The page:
A national identity defined by Ian McAllister (1) is "the feeling of being associated with a national group, defined by common heritage which may be based on many attributes, the most common being race, territory, language and history.
So what is the Australian national identity? Who can decide what it is? Who is truly Australian? And is there a single Australian identity? These questions have been asked throughout this country's short life.
In my opinion the Australian identity has changed through history and by the contact with the global community. Today it is questionable, whether there is a single one or not. There is no doubt that Australians seem to have a problem to define its unique Identity. Otherwise these questions I mentioned above would not be asked that often because everybody would know what the identity is. Obviously this problem shows, that many people have different views of what the identity is and have not found a single one yet.
Section 1: Traditional identity.
Historians such as Richard White (2) argue that Australian national identity has been constructed over the past 200 years from popular images and myths.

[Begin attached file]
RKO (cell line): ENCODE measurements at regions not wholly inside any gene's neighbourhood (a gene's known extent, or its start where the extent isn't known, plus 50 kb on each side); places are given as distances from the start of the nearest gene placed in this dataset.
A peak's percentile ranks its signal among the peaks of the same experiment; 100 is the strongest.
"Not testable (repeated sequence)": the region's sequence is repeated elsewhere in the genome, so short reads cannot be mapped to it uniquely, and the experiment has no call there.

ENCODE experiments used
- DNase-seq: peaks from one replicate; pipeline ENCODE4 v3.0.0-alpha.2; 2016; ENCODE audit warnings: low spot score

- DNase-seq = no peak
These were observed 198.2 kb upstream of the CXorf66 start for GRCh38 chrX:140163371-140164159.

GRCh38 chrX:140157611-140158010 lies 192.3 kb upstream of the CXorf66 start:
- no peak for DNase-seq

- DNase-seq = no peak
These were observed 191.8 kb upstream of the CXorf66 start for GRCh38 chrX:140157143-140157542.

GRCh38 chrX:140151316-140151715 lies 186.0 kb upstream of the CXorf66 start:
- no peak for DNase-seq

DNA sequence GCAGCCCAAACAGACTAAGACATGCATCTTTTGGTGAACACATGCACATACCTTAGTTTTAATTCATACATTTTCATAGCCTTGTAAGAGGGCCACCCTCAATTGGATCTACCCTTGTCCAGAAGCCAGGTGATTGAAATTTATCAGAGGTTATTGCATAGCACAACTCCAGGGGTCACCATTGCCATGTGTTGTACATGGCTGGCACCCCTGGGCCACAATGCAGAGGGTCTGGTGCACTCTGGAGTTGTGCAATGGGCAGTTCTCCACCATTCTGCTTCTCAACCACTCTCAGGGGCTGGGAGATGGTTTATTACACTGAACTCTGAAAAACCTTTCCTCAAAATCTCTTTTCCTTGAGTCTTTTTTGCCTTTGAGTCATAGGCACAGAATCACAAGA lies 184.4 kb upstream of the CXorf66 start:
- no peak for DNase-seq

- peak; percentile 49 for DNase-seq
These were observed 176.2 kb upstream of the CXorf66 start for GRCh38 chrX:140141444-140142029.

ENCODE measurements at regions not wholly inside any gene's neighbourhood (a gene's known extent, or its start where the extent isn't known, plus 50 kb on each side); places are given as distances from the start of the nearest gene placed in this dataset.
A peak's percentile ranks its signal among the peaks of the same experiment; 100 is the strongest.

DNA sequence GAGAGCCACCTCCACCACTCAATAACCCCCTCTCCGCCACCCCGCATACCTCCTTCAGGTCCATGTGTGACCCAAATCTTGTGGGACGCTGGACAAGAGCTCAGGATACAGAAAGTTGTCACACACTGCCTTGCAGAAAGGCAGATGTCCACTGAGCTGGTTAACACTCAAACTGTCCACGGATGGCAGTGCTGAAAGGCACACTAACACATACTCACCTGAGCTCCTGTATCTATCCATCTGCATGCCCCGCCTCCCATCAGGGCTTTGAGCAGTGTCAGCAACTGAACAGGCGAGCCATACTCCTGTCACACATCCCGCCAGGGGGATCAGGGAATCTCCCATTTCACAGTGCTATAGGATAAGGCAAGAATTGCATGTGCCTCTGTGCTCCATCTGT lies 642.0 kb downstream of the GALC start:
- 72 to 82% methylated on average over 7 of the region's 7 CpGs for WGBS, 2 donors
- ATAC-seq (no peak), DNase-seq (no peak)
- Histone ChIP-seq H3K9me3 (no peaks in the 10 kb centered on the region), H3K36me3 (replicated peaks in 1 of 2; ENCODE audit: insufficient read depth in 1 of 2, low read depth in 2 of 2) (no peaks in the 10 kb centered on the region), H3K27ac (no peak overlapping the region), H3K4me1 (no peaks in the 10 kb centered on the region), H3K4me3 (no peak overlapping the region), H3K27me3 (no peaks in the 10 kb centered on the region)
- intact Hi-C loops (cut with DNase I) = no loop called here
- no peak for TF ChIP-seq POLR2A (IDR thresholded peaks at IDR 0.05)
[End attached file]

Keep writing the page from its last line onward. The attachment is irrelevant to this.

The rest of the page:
Many dates in the past can be seen to shape the national identity. From the colonial beginnings (1788 to early 1800s), to the wild gold rush days (1850s), to Federation (1901), to World War One (1914-1918), to the Depression (1930s), to Word War Two (1939-1945) with the threat of invasion (1941-1942). It seems that from colonization to World War Two Australians knew where they stood.
For the first one third of Australia's history the majority of white Australians were either convicts or the offspring of one. As we heard in the lecture Historical Introduction of National identity on 18th march 2004 this promoted values like "mateship", which is still often used to describe Australians. During the 19th century Australia became a land of new opportunities for many immigrants.